LinkedIn is one of the most widely used platforms for financial professionals. In fact, approximately 91% of all financial advisors using social media use LinkedIn according to research done by FTI Consulting & LinkedIn. However, one of their greatest concerns is the visibility of their connections. For those less familiar with LinkedIn’s features, you have the ability to keep your connections visible to all of your other connections or you may choose to make them private. By making your connections private you are able to theoretically protect others from accessing your clients and colleagues for which you have connected (with the exception of those connections that you have in common). For many advisors, their books of clients are sacred groups of people and feel obligated to shelter them from others. Although, what are you really accomplishing by hiding your connections?
Does hiding your connections on LinkedIn make them any less vulnerable to the marketing initiatives or endeavors of other advisors in your community? Are your clients who are connections on LinkedIn any less likely to seek the counsel of another advisor for support with their financial planning because you hid them from others in your network?
In most cases, the answers to these questions is “no.” In reality, you aren’t protecting your clients or your business. The true vulnerability to your business would be a lack of relationship with these clients. In my opinion, advisors often spend too much time worrying about their competition gaining access to their clients and not enough time building and reinforcing the relationships they have with their clients. A best practice would be to carefully select your LinkedIn connections (i.e. don’t connect with your competition). After all, it’s not about how many connections you have; it’s the quality of the connections and the relationships that you have with each of them.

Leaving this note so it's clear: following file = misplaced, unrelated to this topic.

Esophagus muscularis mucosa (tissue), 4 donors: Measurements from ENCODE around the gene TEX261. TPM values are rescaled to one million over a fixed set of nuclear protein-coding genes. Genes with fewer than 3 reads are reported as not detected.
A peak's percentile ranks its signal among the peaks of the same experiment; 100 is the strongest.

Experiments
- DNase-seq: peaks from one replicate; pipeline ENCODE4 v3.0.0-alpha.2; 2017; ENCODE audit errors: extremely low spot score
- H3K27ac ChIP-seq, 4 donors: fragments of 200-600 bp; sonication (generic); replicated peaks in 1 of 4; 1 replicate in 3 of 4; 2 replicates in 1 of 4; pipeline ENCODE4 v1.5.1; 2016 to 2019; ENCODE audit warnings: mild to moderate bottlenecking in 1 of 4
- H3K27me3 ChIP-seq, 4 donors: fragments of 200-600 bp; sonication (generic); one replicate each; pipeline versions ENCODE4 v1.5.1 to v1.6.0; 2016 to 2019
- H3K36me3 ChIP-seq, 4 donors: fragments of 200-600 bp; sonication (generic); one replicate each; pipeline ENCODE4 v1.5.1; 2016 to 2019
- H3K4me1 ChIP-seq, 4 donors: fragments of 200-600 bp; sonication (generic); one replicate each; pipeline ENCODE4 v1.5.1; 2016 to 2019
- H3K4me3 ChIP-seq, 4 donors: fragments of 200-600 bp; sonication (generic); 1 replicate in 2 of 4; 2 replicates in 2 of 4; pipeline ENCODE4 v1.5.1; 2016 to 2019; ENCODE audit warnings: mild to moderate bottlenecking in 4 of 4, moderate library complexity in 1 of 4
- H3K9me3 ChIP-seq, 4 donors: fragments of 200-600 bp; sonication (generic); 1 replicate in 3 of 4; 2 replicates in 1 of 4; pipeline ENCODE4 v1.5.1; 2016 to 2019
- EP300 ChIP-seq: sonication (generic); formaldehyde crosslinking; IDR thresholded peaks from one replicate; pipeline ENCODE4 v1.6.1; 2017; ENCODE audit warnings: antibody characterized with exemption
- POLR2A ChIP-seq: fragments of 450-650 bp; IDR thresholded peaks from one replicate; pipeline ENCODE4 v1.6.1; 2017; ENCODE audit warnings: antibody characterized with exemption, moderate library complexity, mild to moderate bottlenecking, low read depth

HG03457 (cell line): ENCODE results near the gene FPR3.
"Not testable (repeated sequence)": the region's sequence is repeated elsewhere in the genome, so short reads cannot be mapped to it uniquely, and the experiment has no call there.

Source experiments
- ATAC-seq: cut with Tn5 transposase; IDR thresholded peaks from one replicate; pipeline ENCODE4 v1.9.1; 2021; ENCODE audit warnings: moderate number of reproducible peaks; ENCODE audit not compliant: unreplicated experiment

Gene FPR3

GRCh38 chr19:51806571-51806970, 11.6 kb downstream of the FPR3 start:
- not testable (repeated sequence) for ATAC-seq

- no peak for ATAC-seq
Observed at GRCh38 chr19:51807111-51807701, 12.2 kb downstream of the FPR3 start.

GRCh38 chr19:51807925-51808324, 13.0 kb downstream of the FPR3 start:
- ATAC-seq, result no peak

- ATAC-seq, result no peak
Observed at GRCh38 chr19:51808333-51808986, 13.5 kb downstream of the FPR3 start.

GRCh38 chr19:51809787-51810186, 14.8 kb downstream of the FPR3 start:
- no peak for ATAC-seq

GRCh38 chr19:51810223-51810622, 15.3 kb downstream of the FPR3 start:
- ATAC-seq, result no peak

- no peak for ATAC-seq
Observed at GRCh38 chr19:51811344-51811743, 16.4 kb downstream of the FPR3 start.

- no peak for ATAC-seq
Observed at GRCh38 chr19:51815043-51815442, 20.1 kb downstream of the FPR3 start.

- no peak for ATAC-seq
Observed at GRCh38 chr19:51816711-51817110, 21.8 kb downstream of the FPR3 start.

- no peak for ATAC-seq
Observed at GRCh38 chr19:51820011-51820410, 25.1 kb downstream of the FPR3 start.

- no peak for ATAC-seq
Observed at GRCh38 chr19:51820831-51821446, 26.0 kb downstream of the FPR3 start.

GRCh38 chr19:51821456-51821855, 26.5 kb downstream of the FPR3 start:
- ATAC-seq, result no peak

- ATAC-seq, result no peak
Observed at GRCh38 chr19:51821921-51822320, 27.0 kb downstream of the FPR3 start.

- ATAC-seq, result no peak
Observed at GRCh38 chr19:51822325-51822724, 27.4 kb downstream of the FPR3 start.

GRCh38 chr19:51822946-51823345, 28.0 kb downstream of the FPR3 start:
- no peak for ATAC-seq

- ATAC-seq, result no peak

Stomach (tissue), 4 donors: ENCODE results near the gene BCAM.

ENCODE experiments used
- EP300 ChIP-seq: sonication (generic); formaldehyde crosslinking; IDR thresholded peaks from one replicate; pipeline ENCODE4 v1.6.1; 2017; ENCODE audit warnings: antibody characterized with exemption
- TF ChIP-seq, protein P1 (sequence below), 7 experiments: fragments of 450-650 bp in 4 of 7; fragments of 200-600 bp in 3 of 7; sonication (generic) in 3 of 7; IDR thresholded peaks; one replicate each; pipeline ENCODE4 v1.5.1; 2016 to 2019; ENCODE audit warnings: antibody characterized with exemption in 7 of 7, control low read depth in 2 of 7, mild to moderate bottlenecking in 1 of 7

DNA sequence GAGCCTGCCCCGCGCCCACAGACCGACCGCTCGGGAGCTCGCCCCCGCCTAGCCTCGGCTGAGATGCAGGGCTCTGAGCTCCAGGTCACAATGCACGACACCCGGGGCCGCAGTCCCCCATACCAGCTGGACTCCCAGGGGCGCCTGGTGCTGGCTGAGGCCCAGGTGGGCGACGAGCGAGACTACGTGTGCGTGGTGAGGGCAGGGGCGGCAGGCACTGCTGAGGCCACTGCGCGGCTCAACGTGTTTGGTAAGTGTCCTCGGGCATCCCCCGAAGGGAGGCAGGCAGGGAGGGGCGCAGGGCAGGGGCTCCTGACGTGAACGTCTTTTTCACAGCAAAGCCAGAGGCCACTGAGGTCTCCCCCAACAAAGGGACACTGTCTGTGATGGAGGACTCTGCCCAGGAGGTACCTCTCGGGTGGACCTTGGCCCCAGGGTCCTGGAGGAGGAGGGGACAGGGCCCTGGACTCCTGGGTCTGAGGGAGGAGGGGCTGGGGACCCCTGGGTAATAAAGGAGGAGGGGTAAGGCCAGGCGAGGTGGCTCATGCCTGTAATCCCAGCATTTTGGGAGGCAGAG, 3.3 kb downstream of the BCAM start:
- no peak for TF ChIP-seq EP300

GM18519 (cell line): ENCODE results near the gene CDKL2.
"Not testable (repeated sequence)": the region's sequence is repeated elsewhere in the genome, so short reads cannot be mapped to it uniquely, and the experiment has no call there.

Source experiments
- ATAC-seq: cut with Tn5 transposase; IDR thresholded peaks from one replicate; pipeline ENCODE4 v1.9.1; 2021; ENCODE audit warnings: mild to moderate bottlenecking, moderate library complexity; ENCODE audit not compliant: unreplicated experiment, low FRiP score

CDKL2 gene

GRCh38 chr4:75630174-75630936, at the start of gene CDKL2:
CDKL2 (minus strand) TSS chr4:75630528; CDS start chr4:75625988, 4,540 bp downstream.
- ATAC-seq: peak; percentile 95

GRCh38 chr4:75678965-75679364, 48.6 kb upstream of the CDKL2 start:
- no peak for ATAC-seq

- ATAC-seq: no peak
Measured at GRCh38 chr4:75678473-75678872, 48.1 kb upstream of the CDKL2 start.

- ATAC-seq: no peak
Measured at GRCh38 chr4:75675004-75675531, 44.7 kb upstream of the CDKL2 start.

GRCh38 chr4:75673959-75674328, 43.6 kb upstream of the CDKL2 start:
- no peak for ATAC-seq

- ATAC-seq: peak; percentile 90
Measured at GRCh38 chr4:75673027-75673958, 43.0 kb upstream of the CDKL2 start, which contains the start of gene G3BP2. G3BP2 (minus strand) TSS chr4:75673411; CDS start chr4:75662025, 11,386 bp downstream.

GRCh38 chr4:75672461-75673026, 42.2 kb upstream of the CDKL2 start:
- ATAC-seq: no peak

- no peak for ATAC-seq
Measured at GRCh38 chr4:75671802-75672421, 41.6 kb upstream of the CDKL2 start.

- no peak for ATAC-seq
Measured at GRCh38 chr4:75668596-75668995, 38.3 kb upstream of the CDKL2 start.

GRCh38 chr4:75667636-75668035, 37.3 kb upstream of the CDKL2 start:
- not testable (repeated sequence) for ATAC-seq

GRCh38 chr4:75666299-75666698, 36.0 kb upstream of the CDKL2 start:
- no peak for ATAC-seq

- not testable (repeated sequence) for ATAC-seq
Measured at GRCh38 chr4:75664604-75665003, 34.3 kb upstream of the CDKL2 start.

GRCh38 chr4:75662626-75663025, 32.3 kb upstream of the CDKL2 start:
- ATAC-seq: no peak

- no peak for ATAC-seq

Another point of interest pertains to Dunbar’s Number. In a recent article I read by Michael Kitces, he discusses the concept that a person (particularly advisors doing comprehensive financial planning) can only effectively maintain relationships with no more than 150 people. Although, many comprehensive financial planners feel that they can only maintain 125 clients (some go as low as 60-70 clients depending upon the complexity of the planning required). Given that the average person on LinkedIn may have approximately 400 connections and assuming that your strategy was to connect with all of your clients and prospects on LinkedIn, you should have more than enough clients (assuming you have taken the time to build & nurture the relationship). If that is the case, there really isn’t any need to fear having your clients visible on LinkedIn and risk being acquired by another advisor because based upon Dunbar’s Number, you already have more relationships than you’re mentally able to manage. Now, I know that may sound trivial, but my hope is that it helps put things into perspective.
In the end, focus on what you can control which is how well you build relationships with your clients. That is what will truly solidify their relationship with you and your firm instead of debating over whether or not to hide your contacts.